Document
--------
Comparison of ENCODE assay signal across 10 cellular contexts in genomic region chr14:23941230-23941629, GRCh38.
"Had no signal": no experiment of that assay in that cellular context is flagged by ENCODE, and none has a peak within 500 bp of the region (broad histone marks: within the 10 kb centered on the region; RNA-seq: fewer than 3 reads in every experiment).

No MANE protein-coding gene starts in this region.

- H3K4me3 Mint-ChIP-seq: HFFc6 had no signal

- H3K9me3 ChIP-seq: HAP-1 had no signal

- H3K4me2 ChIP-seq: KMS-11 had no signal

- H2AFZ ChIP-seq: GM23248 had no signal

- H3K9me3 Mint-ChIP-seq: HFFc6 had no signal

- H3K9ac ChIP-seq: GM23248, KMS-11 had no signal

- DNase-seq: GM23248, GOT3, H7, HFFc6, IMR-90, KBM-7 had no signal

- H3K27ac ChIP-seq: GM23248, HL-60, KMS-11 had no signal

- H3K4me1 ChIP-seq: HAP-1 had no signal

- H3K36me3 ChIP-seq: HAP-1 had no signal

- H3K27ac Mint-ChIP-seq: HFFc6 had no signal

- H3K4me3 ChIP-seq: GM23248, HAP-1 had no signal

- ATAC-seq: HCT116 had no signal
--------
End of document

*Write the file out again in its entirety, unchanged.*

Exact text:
Comparison of ENCODE assay signal across 10 cellular contexts in genomic region chr14:23941230-23941629, GRCh38.
"Had no signal": no experiment of that assay in that cellular context is flagged by ENCODE, and none has a peak within 500 bp of the region (broad histone marks: within the 10 kb centered on the region; RNA-seq: fewer than 3 reads in every experiment).

No MANE protein-coding gene starts in this region.

- H3K4me3 Mint-ChIP-seq: HFFc6 had no signal

- H3K9me3 ChIP-seq: HAP-1 had no signal

- H3K4me2 ChIP-seq: KMS-11 had no signal

- H2AFZ ChIP-seq: GM23248 had no signal

- H3K9me3 Mint-ChIP-seq: HFFc6 had no signal

- H3K9ac ChIP-seq: GM23248, KMS-11 had no signal

- DNase-seq: GM23248, GOT3, H7, HFFc6, IMR-90, KBM-7 had no signal

- H3K27ac ChIP-seq: GM23248, HL-60, KMS-11 had no signal

- H3K4me1 ChIP-seq: HAP-1 had no signal

- H3K36me3 ChIP-seq: HAP-1 had no signal

- H3K27ac Mint-ChIP-seq: HFFc6 had no signal

- H3K4me3 ChIP-seq: GM23248, HAP-1 had no signal

- ATAC-seq: HCT116 had no signal